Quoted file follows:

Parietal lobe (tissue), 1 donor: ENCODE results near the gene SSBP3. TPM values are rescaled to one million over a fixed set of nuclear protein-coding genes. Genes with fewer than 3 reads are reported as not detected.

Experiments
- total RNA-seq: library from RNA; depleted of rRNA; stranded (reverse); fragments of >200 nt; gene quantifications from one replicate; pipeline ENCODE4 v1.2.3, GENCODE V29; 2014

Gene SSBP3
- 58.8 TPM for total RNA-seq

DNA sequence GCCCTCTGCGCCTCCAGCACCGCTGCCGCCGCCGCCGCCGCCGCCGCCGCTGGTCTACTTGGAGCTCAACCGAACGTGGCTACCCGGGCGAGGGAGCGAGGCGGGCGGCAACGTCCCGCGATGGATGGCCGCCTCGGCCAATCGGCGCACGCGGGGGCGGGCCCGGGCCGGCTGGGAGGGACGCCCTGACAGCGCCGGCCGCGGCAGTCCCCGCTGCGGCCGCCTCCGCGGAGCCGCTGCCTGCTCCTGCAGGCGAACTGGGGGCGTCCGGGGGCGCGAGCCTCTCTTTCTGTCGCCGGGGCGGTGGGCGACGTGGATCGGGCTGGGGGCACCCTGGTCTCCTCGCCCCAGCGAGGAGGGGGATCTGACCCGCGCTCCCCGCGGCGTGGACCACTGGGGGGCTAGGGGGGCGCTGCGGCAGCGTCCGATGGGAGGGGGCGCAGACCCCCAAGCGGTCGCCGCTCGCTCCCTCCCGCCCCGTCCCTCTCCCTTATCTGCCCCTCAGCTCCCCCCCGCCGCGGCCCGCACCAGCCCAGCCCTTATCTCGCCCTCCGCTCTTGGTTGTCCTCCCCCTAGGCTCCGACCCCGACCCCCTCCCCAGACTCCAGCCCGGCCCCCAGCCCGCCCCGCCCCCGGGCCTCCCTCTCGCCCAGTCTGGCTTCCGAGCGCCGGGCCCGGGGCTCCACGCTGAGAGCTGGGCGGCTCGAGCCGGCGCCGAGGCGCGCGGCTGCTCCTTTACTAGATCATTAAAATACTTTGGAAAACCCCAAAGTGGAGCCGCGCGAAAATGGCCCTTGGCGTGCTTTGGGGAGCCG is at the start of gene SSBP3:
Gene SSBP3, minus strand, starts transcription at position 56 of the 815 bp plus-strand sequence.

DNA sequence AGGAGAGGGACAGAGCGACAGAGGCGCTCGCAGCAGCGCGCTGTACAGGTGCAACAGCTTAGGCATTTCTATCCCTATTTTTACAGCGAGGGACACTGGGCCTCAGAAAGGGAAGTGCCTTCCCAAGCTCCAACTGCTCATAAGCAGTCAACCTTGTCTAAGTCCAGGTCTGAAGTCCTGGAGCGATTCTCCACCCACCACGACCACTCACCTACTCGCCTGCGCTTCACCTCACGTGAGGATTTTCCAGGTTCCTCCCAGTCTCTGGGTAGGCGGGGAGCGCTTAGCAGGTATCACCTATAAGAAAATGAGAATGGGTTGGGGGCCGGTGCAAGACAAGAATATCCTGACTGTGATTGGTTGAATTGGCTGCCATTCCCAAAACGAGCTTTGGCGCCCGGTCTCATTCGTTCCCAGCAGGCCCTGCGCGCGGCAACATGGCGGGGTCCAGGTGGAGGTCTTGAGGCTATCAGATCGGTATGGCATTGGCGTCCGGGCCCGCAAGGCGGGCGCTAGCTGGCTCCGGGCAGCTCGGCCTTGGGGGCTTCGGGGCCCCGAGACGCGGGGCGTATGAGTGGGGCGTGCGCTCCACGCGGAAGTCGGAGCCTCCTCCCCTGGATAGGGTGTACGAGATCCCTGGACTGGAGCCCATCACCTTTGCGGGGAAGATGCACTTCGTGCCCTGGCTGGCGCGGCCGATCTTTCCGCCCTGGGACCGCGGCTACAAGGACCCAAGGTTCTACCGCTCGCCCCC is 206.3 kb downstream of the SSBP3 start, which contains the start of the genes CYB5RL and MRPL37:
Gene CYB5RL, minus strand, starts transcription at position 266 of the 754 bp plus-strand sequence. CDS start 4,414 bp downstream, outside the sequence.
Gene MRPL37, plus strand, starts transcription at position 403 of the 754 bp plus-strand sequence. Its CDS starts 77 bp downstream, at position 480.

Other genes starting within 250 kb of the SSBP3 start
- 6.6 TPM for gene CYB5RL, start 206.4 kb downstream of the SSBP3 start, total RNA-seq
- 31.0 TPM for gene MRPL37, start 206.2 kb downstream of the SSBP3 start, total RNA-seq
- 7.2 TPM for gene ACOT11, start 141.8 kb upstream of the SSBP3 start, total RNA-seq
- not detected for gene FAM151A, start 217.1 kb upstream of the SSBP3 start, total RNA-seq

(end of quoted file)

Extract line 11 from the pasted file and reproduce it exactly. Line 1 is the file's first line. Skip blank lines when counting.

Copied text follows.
Other genes starting within 250 kb of the SSBP3 start